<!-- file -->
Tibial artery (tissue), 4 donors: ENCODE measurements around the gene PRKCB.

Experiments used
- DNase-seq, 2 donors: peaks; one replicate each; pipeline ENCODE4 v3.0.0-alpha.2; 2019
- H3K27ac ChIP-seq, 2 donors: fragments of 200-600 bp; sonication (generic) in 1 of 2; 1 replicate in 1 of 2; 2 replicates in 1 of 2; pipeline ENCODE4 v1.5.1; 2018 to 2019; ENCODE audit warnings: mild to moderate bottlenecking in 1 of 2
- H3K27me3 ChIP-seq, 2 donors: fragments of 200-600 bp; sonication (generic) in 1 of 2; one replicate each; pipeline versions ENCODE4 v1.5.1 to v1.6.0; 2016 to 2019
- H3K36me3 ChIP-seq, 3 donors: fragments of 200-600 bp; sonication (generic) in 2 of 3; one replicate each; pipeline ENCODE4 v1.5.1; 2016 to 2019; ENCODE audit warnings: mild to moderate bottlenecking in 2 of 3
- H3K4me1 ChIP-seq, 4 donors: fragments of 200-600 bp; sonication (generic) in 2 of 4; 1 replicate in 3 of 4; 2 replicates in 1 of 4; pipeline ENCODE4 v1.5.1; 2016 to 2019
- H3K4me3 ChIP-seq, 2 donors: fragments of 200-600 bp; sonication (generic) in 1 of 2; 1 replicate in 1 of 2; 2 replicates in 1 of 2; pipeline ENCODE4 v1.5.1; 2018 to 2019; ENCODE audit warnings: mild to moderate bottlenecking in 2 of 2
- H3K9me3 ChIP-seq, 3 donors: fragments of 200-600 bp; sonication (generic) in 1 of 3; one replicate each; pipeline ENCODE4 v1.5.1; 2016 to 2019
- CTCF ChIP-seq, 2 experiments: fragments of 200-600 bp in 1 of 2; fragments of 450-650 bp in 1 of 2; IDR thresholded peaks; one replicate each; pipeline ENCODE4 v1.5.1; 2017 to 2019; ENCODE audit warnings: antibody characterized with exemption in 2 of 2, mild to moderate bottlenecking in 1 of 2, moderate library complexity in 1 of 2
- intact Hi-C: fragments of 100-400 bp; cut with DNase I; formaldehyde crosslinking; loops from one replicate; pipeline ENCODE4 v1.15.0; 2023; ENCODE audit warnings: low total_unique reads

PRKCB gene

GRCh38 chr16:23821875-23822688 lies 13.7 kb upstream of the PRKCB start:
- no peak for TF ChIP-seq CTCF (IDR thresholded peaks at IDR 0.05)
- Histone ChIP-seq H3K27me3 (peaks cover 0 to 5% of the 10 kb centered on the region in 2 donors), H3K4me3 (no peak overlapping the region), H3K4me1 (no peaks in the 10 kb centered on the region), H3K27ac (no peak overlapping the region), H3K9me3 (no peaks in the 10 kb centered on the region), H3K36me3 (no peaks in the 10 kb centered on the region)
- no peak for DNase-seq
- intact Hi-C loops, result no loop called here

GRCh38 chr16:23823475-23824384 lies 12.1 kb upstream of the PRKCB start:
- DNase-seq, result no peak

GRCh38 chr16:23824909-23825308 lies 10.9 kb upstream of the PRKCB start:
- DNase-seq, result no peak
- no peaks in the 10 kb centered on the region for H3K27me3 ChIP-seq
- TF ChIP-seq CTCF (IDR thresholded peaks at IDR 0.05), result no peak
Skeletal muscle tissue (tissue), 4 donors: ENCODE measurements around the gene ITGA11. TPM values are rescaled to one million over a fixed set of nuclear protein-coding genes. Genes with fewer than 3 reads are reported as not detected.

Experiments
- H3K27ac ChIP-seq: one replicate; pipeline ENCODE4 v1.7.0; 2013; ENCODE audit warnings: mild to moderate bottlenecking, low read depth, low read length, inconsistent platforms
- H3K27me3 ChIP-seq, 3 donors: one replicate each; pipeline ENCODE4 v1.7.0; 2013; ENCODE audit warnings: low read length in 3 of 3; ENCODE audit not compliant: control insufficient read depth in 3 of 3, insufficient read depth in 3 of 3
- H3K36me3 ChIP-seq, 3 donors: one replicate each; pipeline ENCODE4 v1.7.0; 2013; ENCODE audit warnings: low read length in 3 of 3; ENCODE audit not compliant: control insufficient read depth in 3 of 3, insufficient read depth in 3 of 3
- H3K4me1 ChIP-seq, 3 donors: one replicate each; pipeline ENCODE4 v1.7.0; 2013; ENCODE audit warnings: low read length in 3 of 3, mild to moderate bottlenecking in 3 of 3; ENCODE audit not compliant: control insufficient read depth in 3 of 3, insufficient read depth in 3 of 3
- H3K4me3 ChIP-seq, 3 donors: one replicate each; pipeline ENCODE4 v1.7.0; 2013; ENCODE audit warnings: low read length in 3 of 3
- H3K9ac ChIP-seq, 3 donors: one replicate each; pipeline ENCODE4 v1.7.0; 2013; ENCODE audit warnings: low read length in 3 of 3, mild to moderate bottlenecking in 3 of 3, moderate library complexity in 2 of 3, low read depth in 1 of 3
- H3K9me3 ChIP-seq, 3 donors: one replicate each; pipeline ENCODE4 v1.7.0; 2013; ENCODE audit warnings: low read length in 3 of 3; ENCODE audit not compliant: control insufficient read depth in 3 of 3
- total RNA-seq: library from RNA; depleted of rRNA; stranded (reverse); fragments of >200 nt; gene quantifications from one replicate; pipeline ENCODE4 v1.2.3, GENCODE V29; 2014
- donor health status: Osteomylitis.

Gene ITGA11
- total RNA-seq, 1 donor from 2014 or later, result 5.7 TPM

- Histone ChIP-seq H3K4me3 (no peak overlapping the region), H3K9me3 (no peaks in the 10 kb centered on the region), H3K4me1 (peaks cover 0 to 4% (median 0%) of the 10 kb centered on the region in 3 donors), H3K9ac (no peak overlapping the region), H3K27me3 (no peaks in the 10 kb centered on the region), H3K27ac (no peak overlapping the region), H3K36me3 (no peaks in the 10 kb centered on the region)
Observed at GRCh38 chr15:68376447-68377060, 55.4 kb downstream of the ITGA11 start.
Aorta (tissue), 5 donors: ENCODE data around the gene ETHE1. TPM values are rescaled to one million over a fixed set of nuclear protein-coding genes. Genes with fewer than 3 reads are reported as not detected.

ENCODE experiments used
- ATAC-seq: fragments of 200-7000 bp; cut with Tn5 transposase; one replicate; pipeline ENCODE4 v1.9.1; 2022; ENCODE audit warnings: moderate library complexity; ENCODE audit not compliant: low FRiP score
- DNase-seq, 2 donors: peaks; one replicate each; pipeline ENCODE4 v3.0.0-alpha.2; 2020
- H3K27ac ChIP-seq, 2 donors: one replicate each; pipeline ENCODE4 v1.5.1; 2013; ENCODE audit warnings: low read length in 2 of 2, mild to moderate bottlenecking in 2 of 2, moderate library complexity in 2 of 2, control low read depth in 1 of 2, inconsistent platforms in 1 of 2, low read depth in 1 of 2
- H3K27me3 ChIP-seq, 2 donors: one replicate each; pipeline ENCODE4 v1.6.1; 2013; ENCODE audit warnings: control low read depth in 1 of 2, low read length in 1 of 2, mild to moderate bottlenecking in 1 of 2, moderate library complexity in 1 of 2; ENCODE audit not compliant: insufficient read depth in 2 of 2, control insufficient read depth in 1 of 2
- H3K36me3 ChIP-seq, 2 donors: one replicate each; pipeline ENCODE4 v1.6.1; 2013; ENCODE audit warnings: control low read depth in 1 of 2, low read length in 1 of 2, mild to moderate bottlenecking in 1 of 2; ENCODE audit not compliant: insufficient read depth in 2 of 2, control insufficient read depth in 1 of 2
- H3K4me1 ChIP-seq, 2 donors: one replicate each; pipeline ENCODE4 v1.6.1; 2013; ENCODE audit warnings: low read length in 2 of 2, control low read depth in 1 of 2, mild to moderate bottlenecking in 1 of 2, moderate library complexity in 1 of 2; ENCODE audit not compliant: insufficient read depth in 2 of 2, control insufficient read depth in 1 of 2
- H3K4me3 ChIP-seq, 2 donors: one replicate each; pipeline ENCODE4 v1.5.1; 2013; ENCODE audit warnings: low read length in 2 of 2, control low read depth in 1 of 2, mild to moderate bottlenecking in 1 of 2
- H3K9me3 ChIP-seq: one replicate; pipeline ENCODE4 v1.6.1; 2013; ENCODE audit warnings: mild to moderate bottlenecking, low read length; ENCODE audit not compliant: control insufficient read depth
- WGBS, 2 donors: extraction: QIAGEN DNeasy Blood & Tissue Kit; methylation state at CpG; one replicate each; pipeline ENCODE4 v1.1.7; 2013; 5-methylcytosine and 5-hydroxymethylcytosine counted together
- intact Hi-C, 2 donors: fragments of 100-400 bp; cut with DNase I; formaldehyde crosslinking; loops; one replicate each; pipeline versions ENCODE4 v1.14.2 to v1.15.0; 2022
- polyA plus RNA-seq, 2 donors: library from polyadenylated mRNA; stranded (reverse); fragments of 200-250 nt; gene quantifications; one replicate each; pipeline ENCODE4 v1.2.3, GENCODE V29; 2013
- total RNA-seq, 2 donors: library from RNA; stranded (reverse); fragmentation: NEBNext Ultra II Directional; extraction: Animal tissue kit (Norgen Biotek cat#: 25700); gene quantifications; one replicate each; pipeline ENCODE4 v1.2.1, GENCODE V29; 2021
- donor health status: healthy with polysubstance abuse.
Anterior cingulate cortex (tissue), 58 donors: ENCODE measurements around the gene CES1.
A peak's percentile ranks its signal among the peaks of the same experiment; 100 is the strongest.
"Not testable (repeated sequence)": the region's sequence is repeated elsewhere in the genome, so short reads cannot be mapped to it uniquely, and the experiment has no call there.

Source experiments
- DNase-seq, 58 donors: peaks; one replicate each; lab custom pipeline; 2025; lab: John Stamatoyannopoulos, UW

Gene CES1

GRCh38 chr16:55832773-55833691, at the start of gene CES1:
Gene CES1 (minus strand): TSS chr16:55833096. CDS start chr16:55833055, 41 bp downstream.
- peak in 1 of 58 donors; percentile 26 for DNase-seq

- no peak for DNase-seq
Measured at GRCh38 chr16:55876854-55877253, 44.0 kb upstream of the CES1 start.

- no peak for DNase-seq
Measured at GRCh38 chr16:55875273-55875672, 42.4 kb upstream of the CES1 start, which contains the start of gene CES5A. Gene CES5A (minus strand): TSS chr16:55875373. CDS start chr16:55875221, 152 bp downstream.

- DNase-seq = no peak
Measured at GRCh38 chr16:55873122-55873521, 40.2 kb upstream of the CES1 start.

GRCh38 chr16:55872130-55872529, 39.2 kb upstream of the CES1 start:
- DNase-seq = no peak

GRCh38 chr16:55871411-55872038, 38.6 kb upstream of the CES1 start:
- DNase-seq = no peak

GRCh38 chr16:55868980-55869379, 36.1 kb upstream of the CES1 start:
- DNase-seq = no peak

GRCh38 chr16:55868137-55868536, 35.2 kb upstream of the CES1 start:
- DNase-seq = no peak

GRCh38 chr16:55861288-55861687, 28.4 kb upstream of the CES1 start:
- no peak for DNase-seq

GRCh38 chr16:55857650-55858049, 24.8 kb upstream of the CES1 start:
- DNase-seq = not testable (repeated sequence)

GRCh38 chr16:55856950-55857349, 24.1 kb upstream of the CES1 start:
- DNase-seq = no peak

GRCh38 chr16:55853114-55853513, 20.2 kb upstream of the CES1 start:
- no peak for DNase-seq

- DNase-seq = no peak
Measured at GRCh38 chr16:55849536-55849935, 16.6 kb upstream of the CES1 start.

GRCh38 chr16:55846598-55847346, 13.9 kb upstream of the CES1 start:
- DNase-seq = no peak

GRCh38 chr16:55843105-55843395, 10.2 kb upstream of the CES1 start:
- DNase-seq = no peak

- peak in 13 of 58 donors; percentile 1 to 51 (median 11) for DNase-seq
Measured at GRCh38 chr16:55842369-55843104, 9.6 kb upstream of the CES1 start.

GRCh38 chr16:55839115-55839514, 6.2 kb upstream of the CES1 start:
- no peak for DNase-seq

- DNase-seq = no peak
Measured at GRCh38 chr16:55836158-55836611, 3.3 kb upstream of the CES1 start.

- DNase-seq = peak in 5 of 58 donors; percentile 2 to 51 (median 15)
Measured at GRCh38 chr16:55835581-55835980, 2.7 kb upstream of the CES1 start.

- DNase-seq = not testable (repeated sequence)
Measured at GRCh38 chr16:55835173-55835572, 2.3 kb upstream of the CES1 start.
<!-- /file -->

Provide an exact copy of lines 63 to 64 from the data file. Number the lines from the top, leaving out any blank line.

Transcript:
- no peak for DNase-seq
Measured at GRCh38 chr16:55876854-55877253, 44.0 kb upstream of the CES1 start.